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Sydney doctor facing $400,000 costs, suspension
Dr. Manivasan Moodley is facing months of suspension and close to $400,000 in cost recovery payments to the College of Physicians and Surgeons of Nova Scotia.
The hearing to determine what sanctions should be given to the Sydney-based obstetrician/gynecologist found guilty of professional misconduct in November resumed Tuesday virtually.
More than a dozen charges were filed against Moodley from complaints made by two women in 2017, who had appointments with the obstetrician/gynecologist from South Africa within the first six months of him moving to Sydney.
Some were withdrawn leaving the hearing panel to rule on 11 — seven of which Moodley was found guilty of.
None were related to sexualized touching, however, they were related to comments or questions viewed as being sexual in nature and not relevant to the medical reasons the women were seeing the doctor.
The two complainants, who don't know each other, had their appointments on different dates. During their one appointment, they said Moodley made comments about them being attractive, asked questions related to their sexual activity which wasn't relevant to their visit and suggested to one he could take care of her when her partner was away and it would be their secret.
Moodley continues to deny all allegations testifying he doesn't remember the particulars of the visits.
One woman also claimed Moodley went to her place of work, which he doesn't dispute but said he was in the neighbourhood and wanted to see why she missed a follow-up appointment.
Both parties agreed to details regarding two of the proposed sanctions — Moodley will take an ethics course and the college will reprimand the doctor.
However, the length of suspension time and the high amount of the cost repayment to the college was disputed in-depth during the seven-hour hearing.
Marjorie Hickey, council for the college, said the total costs incurred by her client are over $509,000.
They are looking for cost repayment of 100 per cent of the social media production motion, 64 per cent for the hearing and other motions excluding the motions relating to publication bans. This amounts to a figure between $300,000 to $400,000.
Moodley and his first legal team filed the production motion which requested all social media posts from the complainants for three years. It was made on the basis Moodley believed he was the target of racism and the two women were colluding against him.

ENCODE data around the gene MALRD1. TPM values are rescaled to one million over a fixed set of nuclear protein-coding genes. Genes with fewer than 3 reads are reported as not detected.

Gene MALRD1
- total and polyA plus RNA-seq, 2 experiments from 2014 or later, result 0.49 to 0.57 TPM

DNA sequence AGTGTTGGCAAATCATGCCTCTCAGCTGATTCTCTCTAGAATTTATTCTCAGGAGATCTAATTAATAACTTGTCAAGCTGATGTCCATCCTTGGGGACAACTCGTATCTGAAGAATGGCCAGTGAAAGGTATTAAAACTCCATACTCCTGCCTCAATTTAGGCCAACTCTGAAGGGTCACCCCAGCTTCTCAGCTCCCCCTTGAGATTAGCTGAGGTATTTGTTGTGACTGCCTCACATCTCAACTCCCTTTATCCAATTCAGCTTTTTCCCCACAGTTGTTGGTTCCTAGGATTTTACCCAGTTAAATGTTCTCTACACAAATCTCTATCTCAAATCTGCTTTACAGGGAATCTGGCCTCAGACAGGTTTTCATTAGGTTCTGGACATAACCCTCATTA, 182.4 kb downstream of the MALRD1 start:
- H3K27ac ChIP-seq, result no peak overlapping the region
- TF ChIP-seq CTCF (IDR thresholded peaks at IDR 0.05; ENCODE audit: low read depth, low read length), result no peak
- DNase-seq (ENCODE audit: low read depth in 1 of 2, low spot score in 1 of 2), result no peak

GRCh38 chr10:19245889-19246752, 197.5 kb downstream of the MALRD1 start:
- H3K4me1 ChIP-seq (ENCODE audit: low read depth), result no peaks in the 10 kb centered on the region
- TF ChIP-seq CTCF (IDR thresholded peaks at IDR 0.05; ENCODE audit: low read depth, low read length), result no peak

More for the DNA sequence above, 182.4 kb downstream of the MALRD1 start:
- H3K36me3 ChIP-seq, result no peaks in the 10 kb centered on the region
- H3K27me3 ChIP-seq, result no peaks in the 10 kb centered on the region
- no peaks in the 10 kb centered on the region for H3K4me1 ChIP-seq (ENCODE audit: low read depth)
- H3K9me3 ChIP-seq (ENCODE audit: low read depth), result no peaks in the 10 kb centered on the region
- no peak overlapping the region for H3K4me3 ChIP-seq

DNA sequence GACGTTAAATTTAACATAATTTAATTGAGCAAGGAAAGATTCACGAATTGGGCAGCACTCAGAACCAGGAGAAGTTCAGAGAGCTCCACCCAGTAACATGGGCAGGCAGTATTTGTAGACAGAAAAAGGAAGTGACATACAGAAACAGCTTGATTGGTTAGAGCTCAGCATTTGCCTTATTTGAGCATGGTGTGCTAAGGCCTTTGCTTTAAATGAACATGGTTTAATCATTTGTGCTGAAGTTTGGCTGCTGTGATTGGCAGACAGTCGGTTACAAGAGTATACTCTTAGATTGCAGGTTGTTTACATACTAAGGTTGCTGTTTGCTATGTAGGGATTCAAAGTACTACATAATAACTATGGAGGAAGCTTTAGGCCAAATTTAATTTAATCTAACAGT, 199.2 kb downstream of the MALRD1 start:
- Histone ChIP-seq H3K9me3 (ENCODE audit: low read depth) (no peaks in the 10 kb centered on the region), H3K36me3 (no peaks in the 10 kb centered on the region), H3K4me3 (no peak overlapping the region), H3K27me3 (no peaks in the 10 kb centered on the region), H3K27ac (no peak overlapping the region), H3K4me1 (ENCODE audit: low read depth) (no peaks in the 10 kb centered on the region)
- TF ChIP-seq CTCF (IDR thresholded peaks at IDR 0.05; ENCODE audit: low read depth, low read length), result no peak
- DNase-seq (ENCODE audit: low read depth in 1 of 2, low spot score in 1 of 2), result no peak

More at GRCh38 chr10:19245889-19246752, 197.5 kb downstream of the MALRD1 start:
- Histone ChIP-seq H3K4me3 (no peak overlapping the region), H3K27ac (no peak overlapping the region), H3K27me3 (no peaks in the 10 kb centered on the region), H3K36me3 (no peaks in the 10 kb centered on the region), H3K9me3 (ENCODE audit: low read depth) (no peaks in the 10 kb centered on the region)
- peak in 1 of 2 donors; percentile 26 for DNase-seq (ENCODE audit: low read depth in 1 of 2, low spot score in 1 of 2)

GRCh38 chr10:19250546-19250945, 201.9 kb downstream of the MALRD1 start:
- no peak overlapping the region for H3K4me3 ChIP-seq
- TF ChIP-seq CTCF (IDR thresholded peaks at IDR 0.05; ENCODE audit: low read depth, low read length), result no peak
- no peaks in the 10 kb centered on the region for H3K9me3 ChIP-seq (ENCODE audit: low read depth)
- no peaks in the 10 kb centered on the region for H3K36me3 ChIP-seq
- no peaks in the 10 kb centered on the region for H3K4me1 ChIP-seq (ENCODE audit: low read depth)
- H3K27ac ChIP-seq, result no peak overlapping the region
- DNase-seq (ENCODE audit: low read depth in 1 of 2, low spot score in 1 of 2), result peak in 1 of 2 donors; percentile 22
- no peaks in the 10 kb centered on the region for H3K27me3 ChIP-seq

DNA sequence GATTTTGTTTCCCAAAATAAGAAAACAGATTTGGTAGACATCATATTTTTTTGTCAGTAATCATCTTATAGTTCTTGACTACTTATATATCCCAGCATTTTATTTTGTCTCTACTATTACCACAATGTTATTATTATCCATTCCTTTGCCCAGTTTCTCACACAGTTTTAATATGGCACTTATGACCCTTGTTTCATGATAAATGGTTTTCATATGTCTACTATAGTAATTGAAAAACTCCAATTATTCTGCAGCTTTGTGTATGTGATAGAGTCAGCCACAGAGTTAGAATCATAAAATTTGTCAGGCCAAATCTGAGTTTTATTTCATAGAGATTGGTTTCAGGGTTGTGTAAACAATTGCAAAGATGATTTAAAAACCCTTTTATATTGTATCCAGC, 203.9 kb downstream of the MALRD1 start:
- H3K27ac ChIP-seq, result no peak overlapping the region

Affidavits from the two women indicated they didn't know each other and that the allegations caused increased stress on them, one of which was worried the accusation of being racist could affect her professional reputation.
"Dr. Moodley made allegations of racism, of perjury, with no evidence. This type of victim blaming has to be considered an egregious factor that could lead to increase cost," Hickey said. "These were baseless allegations against both of the complainants."
Moodley's current lawyer Robin Cook took over the case near Christmas and said within two weeks, they recommended Moodley withdraw the motion, which they did.
The college has stated Moodley will have five years to pay the money, which will start one month after his suspension.
Cook said the high amount of the cost recovery award being sought not only will prove difficult for Moodley, it could cause some doctors to not dispute complaints.
"That type of cost award to be hanging over a physician's head would have tremendous implications. (An amount like this) can't be considered anything but punitive (which isn't allowed under regulations and the Medical Act,)" said Cook.
"The message it is sending is you could be facing a $400,000 cost award if you go forward. It's a slippery slope. That would make many physicians say, 'I think I'll make a guilty plea even though I think I'm innocent to get me out of this.'"
SETTING AN EXAMPLE
Hickey said it was important the sanctions reflected to the public the regulatory body is there to protect patients and will not tolerate instances of sexual misconduct from physicians.
This is why the college is asking the hearing panel to hand down a suspension of six to eight months.
Cook said they believed a suspension of two to four months was more fair due to the charges against his client.
Using case law to show situations where the respondent committed more serious acts of professional misconduct, one case Cook referred to was Dr. Enyinnaya Ezema.
In 2018, Ezema was found guilty of making sexual comments and advances on co-workers, including cornering one and running his tongue over her lip.
The psychiatrist who practiced in New Glasgow was also ordered to repay $75,000 in legal fees.
Cook argued Ezema's actions involved touching, thus making them worse than Moodley's comments and the four months should be the maximum suspension.
Hickey said Moodley's comments in their totality should be viewed as more serious as they were directed at patients.
The hearing panel has the final decision in sanctions and will present their findings once deliberations are done.
Nicole Sullivan is an immigration/diversity and education reporter for the Cape Breton Post.